That makes sense, but I'd think it would only be an issue for
systems under light load.

            - Dennis


            Sent from my phone

            On Jun 13, 2014 9:07 PM, "Dennis Sosnoski" <dms at sosnoski.com>
wrote:

              On 06/14/2014 11:57 AM, Doug Lea wrote:

                On 06/13/2014 07:35 PM, Dennis Sosnoski wrote:

                  I'm writing an article where I'm discussing both blocking
waits and non-blocking
                  callbacks for handling events. As I see it, there are two
main reasons for
                  preferring non-blocking:

                  1. Threads are expensive resources (limited to on the
order of 10000 per JVM),
                  and tying one up just waiting for an event completion is a
waste of this resource
                  2. Thread switching adds substantial overhead to the
application

                  Are there any other good reasons I'm missing?


                Also memory locality (core X cache effects).


              I thought about that, though couldn't come up with any easy
way of demonstrating the effect. I suppose something more memory-intensive
would do this - perhaps having a fairly sizable array of values for each
thread, and having the thread do some computation with those values each
time it's run.





                  ...
                  So a big drop in performance going from one thread to two,
and again from 2 to
                  4, but after than just a slowly increasing trend. That's
about 19 microseconds
                  per switch with 4096 threads, about half that time for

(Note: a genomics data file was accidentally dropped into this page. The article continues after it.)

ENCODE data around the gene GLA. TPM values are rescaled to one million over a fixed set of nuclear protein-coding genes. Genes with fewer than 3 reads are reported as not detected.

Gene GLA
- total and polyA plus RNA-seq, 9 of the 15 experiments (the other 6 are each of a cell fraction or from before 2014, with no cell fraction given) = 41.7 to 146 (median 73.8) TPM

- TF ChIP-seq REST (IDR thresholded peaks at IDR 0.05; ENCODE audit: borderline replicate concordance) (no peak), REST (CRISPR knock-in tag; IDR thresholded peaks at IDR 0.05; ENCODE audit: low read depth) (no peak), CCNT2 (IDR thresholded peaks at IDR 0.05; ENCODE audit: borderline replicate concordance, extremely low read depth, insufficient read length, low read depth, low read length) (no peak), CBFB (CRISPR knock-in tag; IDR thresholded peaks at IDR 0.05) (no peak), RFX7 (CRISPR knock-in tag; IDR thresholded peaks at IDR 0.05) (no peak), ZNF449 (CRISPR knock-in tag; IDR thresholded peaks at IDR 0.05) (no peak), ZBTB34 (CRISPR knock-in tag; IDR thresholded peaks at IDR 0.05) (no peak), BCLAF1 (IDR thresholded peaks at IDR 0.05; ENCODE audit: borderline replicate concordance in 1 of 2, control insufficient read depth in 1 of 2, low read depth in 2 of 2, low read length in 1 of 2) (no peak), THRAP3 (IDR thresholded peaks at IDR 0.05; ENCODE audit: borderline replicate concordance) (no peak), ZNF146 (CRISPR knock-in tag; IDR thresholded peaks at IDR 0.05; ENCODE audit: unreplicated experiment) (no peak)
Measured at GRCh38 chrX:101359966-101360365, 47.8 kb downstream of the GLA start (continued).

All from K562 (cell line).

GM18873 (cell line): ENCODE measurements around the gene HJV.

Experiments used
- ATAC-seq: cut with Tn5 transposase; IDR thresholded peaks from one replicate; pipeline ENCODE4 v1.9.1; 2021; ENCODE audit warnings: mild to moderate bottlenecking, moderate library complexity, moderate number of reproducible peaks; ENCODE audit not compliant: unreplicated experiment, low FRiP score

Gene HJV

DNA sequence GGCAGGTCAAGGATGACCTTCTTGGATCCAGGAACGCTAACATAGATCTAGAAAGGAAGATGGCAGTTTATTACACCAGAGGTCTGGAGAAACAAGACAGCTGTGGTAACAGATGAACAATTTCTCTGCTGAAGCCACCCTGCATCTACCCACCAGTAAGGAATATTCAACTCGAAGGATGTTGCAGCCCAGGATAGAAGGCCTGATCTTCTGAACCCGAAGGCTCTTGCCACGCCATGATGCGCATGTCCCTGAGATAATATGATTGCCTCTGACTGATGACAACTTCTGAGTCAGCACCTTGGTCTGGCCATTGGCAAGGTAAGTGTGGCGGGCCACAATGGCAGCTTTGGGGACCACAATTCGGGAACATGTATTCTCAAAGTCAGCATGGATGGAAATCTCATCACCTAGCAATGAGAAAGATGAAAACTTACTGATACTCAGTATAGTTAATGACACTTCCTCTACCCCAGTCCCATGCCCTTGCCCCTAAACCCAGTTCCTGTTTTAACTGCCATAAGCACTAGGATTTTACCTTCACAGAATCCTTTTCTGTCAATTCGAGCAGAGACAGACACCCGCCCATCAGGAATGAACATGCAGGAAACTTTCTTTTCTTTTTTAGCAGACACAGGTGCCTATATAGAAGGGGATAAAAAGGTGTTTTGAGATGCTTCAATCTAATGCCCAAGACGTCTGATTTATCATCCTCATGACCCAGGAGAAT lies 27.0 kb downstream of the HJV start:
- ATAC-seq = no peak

just 2 threads. Do these
                  results make sense to others?


                Your best case of approximately 20 thousand clock cycles is
not an
                unexpected result on a single-socket multicore with all
cores turned
                on (i.e., no power management, fusing, or clock-step
effects)
                and only a few bouncing cachelines.

                We've seen cases of over 1 million cycles to unblock a
thread
                in some other cases. (Which can be challenging for us to
deal
                with in JDK8 Stream.parallel(). I'll post something on this
sometime.)
                Maybe Aleksey can someday arrange to collect believable
                systematic measurements across a few platforms.


              The reason for the long delay being cache effects, right? I'll
try some experiments with associated data per thread to see if I can
demonstrate this on a small scale.

              Thanks for the insights, Doug.

                - Dennis